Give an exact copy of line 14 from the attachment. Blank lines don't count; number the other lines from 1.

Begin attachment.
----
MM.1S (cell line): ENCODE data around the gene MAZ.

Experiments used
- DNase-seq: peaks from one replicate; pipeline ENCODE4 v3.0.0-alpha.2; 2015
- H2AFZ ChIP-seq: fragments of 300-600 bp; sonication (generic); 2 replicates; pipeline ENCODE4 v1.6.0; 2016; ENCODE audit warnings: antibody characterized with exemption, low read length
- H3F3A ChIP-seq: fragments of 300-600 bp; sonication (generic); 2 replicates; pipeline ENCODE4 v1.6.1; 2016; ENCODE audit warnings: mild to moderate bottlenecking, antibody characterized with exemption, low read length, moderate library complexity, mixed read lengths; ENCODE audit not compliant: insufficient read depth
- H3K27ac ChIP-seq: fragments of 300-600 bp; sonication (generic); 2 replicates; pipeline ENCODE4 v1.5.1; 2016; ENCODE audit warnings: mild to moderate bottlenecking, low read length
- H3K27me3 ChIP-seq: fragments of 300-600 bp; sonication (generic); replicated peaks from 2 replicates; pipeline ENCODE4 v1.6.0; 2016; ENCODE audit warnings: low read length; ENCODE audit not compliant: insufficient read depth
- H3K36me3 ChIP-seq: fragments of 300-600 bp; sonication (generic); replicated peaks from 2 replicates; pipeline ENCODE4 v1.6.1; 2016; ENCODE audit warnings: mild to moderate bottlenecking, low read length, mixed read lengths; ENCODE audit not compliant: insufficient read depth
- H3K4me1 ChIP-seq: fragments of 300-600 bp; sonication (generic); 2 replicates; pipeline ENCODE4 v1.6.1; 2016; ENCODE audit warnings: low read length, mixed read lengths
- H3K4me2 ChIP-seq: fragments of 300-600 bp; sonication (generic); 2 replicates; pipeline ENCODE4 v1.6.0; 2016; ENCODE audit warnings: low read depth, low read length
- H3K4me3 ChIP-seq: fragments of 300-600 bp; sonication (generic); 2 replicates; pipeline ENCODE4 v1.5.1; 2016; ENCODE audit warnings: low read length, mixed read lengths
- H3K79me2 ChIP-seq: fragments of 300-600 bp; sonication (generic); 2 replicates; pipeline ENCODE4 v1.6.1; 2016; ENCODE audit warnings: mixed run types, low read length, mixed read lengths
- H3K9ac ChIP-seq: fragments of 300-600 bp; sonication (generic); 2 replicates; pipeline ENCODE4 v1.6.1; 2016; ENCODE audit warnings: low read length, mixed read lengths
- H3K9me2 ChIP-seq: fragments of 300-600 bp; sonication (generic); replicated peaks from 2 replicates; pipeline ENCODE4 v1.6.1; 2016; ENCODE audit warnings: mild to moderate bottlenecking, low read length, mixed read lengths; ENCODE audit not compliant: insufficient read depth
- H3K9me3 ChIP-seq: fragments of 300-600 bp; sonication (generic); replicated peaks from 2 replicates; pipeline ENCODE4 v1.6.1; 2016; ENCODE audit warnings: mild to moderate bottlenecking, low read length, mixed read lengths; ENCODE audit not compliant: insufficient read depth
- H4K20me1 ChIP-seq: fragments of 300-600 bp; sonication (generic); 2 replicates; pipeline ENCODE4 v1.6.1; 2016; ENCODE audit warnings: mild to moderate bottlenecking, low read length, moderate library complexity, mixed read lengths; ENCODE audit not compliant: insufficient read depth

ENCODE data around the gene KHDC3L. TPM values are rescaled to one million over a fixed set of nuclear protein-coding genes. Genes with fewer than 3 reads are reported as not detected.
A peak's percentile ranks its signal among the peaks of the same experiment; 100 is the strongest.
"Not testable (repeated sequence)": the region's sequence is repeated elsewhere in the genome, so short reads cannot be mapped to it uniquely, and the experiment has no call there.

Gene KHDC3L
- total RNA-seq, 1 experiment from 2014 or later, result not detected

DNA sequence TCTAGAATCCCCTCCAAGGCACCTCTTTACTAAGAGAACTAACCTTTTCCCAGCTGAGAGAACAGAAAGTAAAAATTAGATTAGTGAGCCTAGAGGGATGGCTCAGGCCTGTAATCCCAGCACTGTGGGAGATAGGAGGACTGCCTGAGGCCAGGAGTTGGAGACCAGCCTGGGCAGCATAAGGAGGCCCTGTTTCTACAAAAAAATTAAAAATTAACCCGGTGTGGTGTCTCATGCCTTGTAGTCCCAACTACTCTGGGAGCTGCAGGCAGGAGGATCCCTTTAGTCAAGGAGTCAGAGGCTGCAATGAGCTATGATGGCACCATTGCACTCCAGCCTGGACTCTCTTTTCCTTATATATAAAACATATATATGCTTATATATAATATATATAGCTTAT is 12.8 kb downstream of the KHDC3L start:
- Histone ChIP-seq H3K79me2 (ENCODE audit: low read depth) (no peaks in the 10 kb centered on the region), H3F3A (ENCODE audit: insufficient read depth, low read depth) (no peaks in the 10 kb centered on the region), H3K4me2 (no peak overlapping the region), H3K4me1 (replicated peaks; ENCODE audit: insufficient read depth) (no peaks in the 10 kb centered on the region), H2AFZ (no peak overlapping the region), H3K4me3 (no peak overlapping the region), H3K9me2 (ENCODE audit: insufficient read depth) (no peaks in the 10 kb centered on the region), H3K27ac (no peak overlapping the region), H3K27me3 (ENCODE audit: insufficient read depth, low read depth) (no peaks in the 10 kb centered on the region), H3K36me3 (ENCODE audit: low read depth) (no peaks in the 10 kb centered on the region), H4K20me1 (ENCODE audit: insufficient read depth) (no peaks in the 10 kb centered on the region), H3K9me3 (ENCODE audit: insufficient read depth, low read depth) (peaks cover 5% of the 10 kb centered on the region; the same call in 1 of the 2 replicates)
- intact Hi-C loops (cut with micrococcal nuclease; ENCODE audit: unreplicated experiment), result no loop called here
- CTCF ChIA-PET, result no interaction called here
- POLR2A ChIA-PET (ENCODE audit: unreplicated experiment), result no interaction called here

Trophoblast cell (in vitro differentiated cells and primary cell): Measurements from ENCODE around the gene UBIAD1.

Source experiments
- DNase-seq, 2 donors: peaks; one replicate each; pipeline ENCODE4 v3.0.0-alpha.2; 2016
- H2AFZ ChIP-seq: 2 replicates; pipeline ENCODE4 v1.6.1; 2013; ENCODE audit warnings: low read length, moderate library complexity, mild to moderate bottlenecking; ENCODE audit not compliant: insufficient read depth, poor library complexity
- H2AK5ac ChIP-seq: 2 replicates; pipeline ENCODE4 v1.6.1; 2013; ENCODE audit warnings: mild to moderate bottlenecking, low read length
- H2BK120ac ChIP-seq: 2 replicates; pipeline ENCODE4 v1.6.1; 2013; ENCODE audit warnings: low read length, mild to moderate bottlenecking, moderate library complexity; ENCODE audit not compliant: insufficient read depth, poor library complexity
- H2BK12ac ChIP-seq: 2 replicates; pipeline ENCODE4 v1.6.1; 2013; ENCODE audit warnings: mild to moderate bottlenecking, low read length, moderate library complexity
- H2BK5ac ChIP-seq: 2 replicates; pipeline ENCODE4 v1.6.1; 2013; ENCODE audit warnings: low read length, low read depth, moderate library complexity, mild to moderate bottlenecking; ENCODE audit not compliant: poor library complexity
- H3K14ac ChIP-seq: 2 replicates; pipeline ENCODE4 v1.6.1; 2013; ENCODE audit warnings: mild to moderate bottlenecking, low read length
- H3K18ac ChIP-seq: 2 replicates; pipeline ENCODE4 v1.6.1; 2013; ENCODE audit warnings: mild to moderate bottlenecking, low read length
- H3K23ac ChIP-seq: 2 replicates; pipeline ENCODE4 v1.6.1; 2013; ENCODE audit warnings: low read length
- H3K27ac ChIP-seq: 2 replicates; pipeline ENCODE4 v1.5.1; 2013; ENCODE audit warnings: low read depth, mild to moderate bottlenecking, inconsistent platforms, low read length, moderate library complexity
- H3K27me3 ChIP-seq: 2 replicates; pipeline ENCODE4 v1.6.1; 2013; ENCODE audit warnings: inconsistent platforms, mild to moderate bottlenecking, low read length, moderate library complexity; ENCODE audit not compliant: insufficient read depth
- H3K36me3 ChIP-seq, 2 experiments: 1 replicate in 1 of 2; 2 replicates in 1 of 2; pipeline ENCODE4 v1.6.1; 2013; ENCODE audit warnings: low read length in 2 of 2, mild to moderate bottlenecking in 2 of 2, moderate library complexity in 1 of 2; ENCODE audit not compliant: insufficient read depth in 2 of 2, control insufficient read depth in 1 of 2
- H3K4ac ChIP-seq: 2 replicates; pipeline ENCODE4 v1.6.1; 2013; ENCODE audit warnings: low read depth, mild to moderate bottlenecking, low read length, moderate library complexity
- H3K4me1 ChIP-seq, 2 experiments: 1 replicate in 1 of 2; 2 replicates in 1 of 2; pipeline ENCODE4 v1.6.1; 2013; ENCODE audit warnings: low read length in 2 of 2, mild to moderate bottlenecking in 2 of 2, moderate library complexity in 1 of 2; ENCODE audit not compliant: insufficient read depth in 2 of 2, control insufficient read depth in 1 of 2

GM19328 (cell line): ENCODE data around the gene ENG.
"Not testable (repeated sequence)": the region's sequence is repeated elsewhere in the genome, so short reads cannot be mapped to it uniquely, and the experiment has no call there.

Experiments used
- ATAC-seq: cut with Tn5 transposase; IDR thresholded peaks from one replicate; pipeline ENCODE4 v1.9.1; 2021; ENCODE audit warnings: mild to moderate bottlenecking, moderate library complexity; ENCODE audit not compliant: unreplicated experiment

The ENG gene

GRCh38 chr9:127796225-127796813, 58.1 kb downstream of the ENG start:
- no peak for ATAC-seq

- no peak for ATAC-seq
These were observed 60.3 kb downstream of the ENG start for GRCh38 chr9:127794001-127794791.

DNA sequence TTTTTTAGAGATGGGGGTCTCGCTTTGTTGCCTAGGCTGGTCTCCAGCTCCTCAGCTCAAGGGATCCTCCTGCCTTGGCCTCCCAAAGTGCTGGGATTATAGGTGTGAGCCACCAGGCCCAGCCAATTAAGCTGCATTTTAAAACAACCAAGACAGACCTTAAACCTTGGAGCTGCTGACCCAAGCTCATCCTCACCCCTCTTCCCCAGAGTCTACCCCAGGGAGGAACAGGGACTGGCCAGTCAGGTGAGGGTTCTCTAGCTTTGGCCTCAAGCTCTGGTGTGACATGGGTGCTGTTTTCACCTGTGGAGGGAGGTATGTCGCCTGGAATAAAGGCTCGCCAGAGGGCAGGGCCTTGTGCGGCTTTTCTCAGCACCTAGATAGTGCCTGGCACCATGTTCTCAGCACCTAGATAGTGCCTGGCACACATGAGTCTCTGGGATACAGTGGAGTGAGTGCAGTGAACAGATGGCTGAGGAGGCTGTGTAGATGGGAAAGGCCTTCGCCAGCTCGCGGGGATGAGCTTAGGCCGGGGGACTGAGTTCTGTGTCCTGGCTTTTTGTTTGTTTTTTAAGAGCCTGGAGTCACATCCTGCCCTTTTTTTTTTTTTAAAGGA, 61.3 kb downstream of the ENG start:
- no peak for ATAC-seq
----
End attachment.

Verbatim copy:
- H3K9me2 ChIP-seq: fragments of 300-600 bp; sonication (generic); replicated peaks from 2 replicates; pipeline ENCODE4 v1.6.1; 2016; ENCODE audit warnings: mild to moderate bottlenecking, low read length, mixed read lengths; ENCODE audit not compliant: insufficient read depth